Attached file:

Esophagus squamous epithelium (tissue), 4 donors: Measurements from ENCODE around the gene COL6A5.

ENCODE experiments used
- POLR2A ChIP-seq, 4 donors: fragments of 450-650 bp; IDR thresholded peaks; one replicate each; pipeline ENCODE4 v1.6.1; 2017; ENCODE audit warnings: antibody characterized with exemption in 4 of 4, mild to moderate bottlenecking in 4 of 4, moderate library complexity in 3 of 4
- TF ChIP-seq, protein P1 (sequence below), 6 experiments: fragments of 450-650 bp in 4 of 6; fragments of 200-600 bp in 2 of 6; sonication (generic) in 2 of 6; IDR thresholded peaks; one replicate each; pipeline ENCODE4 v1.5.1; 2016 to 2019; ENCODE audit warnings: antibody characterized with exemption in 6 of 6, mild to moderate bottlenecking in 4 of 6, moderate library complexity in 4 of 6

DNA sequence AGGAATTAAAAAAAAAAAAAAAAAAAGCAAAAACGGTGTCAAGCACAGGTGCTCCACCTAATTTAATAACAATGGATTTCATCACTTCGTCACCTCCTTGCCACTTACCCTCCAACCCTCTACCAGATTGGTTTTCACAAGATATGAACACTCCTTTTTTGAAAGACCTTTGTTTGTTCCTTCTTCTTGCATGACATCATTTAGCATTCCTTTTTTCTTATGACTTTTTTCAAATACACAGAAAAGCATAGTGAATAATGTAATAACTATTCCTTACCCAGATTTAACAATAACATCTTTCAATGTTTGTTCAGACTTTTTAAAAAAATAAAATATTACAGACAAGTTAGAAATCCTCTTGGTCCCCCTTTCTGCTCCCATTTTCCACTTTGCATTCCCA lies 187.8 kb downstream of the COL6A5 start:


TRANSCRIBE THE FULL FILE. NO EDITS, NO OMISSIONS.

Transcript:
Esophagus squamous epithelium (tissue), 4 donors: Measurements from ENCODE around the gene COL6A5.

ENCODE experiments used
- POLR2A ChIP-seq, 4 donors: fragments of 450-650 bp; IDR thresholded peaks; one replicate each; pipeline ENCODE4 v1.6.1; 2017; ENCODE audit warnings: antibody characterized with exemption in 4 of 4, mild to moderate bottlenecking in 4 of 4, moderate library complexity in 3 of 4
- TF ChIP-seq, protein P1 (sequence below), 6 experiments: fragments of 450-650 bp in 4 of 6; fragments of 200-600 bp in 2 of 6; sonication (generic) in 2 of 6; IDR thresholded peaks; one replicate each; pipeline ENCODE4 v1.5.1; 2016 to 2019; ENCODE audit warnings: antibody characterized with exemption in 6 of 6, mild to moderate bottlenecking in 4 of 6, moderate library complexity in 4 of 6

DNA sequence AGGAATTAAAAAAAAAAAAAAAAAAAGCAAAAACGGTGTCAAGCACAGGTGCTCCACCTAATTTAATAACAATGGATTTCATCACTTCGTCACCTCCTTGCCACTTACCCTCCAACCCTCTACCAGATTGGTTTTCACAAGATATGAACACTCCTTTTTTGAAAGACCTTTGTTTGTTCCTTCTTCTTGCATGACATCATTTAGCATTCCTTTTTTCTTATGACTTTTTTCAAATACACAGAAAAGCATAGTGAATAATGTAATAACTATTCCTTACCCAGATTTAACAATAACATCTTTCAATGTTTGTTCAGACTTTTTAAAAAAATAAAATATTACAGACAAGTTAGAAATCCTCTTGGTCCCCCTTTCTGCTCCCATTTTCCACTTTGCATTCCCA lies 187.8 kb downstream of the COL6A5 start: